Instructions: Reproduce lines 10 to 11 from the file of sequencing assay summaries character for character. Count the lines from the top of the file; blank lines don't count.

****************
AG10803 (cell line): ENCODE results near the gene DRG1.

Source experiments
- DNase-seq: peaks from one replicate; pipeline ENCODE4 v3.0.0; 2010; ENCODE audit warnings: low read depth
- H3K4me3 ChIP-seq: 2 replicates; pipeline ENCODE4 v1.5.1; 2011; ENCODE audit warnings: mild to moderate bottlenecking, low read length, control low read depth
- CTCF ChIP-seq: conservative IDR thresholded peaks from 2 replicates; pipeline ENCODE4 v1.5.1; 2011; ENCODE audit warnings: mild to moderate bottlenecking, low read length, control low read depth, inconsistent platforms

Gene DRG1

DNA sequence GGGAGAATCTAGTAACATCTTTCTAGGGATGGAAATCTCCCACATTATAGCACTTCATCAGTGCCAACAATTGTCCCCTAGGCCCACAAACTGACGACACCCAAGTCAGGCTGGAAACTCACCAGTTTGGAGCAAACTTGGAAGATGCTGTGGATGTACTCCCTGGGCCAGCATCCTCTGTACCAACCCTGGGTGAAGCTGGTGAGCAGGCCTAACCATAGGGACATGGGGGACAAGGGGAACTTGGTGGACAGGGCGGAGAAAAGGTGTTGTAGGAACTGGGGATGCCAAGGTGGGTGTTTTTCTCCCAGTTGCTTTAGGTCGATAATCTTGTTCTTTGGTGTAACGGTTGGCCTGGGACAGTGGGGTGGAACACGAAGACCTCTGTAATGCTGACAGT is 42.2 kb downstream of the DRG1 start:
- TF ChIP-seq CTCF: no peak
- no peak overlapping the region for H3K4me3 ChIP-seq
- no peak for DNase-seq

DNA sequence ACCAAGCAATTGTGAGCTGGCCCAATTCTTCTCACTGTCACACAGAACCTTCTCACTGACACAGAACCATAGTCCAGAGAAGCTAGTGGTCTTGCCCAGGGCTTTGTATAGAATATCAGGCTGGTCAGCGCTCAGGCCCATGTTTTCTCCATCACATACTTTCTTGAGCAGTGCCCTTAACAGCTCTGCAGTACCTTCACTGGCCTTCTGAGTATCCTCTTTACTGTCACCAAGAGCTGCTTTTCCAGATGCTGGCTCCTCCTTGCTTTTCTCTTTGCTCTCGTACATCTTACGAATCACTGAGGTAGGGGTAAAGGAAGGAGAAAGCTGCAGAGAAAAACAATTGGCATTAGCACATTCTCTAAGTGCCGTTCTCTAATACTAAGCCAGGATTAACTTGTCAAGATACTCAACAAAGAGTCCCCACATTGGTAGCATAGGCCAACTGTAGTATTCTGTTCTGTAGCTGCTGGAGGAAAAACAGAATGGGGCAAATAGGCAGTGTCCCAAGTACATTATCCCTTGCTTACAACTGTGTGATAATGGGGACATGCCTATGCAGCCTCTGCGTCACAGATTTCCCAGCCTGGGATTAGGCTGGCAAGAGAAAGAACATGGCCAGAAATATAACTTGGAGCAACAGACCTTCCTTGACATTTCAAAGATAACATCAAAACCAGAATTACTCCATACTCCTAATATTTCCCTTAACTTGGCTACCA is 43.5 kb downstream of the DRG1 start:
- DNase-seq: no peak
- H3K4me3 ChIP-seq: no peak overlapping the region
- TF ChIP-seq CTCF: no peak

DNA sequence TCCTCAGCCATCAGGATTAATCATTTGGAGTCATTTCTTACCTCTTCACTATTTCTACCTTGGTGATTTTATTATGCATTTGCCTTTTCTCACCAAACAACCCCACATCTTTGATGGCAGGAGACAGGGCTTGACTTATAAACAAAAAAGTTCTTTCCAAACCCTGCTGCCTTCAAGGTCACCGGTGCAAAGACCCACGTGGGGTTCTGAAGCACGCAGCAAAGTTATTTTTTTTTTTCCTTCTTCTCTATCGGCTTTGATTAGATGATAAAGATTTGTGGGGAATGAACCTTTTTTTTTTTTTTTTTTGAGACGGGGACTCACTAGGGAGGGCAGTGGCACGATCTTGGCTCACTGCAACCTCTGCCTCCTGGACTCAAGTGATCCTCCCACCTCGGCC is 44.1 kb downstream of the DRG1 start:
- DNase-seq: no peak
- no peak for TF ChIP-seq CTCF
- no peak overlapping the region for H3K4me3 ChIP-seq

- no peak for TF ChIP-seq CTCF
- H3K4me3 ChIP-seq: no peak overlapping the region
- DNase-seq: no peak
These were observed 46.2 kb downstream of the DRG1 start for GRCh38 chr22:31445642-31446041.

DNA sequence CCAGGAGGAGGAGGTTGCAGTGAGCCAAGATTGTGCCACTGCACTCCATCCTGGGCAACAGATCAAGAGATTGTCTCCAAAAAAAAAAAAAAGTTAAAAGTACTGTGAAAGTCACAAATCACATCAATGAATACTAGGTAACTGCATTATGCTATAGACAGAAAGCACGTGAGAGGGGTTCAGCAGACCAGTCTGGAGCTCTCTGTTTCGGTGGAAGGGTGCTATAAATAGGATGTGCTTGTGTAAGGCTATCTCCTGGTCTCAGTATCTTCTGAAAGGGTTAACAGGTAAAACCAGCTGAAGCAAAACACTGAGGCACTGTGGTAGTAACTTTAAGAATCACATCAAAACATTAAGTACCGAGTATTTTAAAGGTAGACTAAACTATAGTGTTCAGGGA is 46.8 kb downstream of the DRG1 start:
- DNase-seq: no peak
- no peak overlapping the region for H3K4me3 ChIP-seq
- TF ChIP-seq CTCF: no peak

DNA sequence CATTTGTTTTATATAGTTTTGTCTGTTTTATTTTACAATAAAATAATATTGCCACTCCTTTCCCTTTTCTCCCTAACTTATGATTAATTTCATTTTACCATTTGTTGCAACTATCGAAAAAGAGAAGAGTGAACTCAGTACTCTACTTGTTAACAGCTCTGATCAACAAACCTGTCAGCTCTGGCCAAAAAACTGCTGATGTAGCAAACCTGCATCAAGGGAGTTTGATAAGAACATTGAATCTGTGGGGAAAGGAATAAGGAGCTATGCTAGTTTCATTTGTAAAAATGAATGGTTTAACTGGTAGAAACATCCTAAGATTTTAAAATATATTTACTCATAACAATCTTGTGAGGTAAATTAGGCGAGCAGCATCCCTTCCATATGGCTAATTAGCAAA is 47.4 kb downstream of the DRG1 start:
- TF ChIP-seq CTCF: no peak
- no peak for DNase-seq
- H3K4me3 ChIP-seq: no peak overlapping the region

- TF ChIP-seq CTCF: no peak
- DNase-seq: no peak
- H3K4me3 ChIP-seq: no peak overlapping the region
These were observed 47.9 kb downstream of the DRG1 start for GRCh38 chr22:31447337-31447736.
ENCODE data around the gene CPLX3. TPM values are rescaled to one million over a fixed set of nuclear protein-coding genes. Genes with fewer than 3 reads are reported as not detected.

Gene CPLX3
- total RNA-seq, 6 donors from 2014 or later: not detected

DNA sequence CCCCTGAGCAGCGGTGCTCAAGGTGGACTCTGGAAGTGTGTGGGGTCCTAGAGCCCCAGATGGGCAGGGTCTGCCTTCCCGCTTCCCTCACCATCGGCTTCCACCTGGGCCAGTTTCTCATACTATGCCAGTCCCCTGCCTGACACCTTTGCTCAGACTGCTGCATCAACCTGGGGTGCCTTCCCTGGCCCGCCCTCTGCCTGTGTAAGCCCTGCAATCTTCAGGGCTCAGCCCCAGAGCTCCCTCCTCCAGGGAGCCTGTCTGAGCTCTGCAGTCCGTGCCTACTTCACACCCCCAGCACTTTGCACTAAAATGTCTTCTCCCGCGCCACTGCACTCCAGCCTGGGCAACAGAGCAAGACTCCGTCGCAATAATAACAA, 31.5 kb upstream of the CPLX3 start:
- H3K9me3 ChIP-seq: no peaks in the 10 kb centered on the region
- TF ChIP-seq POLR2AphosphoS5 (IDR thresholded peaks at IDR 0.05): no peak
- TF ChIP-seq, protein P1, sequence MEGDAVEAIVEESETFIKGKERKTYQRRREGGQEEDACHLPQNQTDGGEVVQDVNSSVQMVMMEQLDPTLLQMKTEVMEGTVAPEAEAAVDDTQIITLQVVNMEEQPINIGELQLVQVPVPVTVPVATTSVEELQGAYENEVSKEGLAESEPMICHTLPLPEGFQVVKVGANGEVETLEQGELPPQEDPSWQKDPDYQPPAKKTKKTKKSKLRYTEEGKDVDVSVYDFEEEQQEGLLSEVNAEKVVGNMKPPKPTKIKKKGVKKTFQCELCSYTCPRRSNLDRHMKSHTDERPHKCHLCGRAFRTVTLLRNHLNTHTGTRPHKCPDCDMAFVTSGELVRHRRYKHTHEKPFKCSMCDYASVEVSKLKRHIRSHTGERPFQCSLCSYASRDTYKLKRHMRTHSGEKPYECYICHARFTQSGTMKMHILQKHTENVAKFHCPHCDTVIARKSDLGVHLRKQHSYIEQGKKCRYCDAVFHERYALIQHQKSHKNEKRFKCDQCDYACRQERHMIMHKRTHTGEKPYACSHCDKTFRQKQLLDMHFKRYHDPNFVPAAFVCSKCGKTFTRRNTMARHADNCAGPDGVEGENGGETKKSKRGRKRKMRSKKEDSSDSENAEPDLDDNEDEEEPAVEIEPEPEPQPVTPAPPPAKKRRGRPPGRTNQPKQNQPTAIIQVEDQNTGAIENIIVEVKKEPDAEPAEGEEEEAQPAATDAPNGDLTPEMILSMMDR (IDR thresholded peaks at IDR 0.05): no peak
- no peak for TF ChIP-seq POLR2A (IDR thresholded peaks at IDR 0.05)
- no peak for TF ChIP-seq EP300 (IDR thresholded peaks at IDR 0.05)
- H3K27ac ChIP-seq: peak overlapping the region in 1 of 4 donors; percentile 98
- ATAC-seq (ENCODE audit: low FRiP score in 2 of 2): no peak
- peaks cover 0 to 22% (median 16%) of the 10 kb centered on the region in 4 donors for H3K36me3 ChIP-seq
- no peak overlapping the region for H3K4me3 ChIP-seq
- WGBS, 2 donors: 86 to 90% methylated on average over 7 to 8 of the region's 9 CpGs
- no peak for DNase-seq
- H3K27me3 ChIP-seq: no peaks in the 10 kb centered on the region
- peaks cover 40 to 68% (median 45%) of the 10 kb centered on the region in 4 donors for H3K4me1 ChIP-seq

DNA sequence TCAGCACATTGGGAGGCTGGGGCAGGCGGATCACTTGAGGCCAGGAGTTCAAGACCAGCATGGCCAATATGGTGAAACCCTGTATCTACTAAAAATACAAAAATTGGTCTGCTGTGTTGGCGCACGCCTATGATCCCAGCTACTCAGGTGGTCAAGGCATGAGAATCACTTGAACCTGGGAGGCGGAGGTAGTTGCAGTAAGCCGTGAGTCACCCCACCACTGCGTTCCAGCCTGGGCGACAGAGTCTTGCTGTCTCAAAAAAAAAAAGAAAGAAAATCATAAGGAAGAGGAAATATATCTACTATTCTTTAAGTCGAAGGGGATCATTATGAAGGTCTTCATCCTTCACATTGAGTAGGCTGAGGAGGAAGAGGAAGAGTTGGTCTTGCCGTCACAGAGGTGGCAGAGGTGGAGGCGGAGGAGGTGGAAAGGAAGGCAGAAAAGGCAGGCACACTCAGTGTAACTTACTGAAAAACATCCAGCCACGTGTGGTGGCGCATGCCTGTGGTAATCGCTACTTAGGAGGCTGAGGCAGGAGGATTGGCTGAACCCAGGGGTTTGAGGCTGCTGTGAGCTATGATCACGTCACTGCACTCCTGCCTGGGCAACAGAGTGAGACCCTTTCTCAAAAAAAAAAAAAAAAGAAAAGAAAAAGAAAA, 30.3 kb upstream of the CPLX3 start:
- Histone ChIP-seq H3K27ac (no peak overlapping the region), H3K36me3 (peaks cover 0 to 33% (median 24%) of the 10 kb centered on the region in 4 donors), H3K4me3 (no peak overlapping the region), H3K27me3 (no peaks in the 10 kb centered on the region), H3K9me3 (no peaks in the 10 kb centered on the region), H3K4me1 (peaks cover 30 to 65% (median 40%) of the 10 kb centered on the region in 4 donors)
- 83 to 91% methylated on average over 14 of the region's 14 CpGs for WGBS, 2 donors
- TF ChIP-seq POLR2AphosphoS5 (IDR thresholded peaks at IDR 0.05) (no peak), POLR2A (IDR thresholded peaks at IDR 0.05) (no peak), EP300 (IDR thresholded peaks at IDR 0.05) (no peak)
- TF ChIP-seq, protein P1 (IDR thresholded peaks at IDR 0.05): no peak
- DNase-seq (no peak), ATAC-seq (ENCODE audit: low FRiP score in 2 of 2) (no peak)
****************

- no peak for DNase-seq

DNA sequence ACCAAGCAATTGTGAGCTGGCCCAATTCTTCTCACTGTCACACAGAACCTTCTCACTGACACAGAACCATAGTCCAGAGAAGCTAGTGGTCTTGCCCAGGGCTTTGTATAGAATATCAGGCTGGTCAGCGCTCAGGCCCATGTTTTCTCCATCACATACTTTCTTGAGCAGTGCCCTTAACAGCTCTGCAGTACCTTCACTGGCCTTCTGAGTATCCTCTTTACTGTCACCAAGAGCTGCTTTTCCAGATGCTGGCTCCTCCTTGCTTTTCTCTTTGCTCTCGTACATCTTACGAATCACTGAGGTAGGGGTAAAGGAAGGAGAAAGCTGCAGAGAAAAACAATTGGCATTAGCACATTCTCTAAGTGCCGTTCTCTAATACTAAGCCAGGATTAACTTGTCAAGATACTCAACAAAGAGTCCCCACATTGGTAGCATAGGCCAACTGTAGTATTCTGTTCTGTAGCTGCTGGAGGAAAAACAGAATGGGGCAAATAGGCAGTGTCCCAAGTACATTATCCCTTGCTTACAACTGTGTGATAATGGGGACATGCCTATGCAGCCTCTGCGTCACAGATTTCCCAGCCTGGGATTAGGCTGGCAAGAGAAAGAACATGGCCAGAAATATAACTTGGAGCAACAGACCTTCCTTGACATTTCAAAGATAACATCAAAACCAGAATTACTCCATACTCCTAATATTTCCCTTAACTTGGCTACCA is 43.5 kb downstream of the DRG1 start: